5 reasons South Africa Arms Deal sweeteners turned sour

Ever since the South African government signed a US$4.8 billion deal to buy weapons from Swedish, British, German and South African defence companies in 1999, it has been hounded by allegations of corruption. The deal is still ongoing, and could still be cancelled. One of the justifications for the purchase was offset contracts – side contracts between the government and defence companies, unrelated to the deal and intended to boost the South Africa economy. The offsets were meant to run over seven to 11 years, create 65,000 jobs, and investments of US$10 billion (R110 billion). But in reality, offset projects created only 13,690 jobs. They only attracted around US$8.2 million (R6 billion) in investment.

offsets graphic

The arms deal has been subject to a controversial inquiryKey documents have been withheld from witnesses, and there are serious questions about whether it will hold those responsible for corruption accountable.

Offsets played an important role in sealing the deal: they were used in the weighting system that decided who won the bid, so it wasn’t just based on what was the most affordable or useful for the Armed Forces.  They were also used to justify the taxpayer money spent on the deal.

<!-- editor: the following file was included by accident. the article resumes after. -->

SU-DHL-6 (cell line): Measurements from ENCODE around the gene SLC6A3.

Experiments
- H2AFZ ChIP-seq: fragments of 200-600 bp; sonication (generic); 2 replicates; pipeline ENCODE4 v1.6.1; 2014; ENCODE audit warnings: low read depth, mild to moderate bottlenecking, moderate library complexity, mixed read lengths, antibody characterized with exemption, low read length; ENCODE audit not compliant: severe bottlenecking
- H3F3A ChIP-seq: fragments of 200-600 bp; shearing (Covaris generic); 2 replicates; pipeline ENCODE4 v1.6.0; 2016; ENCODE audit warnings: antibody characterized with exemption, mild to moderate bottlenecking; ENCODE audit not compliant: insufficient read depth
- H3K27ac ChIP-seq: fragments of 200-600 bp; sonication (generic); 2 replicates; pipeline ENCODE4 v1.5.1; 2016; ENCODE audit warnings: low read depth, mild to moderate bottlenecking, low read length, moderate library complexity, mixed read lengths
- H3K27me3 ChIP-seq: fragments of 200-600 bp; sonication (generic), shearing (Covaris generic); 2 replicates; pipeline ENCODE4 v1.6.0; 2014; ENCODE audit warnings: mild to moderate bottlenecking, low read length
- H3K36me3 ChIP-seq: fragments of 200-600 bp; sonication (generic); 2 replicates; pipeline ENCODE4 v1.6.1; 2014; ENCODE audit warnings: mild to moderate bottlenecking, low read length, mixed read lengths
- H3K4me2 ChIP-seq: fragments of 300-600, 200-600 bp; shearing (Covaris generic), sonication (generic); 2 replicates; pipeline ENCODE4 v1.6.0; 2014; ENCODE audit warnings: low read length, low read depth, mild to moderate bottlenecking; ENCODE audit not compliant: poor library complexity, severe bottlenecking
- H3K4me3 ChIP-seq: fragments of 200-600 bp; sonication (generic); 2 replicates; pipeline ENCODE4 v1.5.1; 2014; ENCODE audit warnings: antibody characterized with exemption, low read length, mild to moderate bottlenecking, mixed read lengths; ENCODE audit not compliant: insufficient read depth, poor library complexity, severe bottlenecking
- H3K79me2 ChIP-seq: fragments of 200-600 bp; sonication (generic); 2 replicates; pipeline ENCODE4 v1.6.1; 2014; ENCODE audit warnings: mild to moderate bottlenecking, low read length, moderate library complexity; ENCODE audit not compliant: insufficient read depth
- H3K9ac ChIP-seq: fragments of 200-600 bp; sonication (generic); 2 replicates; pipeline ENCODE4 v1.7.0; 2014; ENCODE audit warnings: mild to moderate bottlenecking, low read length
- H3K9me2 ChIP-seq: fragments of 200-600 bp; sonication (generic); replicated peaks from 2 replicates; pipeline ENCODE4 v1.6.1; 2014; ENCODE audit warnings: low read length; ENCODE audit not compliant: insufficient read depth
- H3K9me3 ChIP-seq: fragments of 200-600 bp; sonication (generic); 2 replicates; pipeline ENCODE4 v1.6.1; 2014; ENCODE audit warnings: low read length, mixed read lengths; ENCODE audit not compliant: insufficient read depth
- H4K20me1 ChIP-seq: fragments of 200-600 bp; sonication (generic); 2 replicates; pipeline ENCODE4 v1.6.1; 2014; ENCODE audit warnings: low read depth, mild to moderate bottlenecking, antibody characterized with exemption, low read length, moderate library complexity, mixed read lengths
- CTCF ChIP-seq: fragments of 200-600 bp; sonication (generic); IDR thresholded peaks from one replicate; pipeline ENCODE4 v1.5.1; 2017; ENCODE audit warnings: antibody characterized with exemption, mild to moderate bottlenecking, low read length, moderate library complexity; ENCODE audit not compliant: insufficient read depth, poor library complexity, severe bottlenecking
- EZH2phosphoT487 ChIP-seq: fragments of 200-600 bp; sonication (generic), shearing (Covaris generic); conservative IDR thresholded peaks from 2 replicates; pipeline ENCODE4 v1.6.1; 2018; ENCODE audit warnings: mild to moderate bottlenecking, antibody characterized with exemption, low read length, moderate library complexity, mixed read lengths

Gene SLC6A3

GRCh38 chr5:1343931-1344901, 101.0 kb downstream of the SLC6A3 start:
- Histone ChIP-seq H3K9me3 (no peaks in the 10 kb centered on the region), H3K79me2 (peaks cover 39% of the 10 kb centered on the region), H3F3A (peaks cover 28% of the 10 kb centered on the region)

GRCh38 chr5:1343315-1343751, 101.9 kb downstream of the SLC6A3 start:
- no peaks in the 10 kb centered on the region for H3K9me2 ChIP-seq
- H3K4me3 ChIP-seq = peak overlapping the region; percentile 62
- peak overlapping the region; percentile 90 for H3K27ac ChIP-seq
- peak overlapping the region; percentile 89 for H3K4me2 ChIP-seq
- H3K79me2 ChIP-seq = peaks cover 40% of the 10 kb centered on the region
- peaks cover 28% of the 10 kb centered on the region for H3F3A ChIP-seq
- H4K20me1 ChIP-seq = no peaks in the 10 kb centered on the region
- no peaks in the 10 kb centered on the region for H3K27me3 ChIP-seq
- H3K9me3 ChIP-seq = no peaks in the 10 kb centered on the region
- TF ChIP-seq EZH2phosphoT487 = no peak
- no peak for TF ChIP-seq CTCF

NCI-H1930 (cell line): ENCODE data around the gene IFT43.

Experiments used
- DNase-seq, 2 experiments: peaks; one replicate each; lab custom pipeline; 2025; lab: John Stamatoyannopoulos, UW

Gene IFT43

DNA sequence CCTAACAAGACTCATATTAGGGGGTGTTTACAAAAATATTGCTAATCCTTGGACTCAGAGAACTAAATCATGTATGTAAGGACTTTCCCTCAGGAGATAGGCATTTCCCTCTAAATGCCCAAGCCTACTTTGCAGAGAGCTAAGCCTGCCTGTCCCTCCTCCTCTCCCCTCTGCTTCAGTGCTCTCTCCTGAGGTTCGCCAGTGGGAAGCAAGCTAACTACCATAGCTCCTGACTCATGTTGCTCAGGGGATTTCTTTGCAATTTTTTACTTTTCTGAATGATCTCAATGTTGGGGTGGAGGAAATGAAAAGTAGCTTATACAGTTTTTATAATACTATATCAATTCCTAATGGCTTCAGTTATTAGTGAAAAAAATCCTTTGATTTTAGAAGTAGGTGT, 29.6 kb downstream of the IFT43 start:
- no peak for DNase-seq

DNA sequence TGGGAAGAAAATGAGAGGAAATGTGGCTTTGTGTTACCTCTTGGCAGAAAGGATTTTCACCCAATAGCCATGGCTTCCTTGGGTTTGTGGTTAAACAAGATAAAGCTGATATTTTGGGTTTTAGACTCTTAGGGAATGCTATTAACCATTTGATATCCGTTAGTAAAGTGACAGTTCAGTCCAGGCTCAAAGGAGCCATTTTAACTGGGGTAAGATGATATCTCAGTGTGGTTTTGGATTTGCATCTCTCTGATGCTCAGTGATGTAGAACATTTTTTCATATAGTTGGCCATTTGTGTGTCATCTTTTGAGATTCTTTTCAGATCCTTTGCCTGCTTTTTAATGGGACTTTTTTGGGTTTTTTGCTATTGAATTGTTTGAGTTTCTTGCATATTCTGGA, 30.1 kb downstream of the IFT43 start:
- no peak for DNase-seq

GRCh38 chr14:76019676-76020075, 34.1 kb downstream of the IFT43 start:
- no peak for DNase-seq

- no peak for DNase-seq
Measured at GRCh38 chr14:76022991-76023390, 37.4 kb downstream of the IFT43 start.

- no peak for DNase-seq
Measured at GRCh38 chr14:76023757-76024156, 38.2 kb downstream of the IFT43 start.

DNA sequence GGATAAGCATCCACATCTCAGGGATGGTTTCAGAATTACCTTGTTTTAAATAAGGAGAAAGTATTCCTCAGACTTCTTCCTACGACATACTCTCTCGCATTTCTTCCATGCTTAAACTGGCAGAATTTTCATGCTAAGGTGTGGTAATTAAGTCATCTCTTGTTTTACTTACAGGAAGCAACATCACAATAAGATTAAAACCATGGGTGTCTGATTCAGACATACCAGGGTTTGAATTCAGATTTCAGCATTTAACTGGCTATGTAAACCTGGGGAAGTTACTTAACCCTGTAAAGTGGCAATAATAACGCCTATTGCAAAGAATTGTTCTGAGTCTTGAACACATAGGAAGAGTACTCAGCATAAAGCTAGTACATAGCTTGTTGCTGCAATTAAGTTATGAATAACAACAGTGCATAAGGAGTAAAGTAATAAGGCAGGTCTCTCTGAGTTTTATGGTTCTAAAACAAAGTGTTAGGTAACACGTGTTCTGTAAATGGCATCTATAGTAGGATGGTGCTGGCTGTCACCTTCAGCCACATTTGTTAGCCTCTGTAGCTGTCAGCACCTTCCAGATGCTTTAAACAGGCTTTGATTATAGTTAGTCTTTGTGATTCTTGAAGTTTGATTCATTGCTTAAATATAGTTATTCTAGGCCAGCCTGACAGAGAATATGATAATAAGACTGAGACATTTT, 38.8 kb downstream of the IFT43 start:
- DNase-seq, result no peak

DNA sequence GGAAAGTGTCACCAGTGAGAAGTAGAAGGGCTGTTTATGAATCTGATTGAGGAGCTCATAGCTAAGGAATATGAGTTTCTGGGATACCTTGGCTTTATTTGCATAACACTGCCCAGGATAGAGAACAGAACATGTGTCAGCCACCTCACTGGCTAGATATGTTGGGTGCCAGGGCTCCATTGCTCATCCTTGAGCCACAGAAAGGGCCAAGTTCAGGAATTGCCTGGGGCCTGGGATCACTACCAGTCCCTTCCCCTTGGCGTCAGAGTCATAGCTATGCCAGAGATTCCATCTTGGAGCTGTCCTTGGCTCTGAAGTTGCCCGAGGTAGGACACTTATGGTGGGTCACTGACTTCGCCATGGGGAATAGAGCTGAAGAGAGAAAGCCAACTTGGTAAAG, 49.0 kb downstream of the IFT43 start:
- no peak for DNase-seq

In early February, two important documents relating to the arms deal and offsets were finally tabled in parliament: the Strategic Defence Packages Performance Review Report and the final audit report of the offsets package. These documents should have shed important light on what the offsets delivered. This appeared to be a small step toward transparency and it has turned out to uncover further evidence of malfeasance and mismanagement in the offsets package of the deal.

The internal audit covers less than half of the offset contracts included in the deal and reveals numerous failings. David Maynier, Shadow Minister of Defence and Military Veterans, has labelled it “devastating.”

Why haven’t the offsets contracts paid off?

  1. Lack of transparency: When the contract was being debated, no details on the offsets programme and how the projects would be implemented were released to the public or even decision-makers.
  2. Conflicts of interest: Government and senior defence officials have been accused of awarding the offsets contracts to companies to which they had direct links.
  3. Failure to audit:  The internal audit is a critical step forward in seeking greater transparency around the deal; however, it is both very late and incomplete – it covers less than half of the projects.
  4. Improperly awarded offset credits: Some companies were awarded credits based on the value of a proposed project, rather than the size of the investment actually made by them. Others were awarded credits before even meeting their obligations. Arms suppliers were only lightly penalised if they didn’t stick to their original agreements.
  5. Failure to monitor: Companies weren’t required to prove that they could deliver in the areas they promised, and progress reports did not contain detailed information on whether the companies were delivering.

The publication of the South African internal audit is the first time that such an offsets programme has been audited in the public domain. This case should prompt governments, companies, and citizens to look into offsets programmes, both proposed and ongoing, and ask: are they delivering what they promise?

Carousel image: Creative commons, Flickr  / DanieVDM

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